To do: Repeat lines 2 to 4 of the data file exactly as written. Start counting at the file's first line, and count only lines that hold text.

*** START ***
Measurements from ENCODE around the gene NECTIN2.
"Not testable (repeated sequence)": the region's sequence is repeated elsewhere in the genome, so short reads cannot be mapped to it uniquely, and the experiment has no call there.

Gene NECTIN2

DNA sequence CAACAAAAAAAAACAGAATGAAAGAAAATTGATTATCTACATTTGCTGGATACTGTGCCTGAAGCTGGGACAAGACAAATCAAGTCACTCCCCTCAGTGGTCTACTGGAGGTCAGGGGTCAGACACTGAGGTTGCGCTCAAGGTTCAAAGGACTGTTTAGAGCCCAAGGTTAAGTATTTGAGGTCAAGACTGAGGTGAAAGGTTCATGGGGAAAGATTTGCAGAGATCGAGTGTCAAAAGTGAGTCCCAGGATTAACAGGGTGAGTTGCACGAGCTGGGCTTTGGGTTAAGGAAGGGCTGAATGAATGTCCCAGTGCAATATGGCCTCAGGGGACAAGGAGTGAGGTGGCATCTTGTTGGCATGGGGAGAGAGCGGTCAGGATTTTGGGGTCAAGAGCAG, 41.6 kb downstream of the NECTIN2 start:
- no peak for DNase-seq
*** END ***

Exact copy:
"Not testable (repeated sequence)": the region's sequence is repeated elsewhere in the genome, so short reads cannot be mapped to it uniquely, and the experiment has no call there.

Gene NECTIN2

DNA sequence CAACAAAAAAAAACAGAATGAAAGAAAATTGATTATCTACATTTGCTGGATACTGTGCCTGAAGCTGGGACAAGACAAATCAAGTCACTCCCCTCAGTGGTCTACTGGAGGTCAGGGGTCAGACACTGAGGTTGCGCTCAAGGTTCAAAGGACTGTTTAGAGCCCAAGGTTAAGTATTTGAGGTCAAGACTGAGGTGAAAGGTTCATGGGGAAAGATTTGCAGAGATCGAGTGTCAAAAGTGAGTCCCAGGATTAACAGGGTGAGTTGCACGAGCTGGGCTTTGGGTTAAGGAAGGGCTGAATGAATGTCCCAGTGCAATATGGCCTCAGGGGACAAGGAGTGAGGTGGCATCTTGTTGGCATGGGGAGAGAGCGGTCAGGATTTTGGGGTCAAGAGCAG, 41.6 kb downstream of the NECTIN2 start: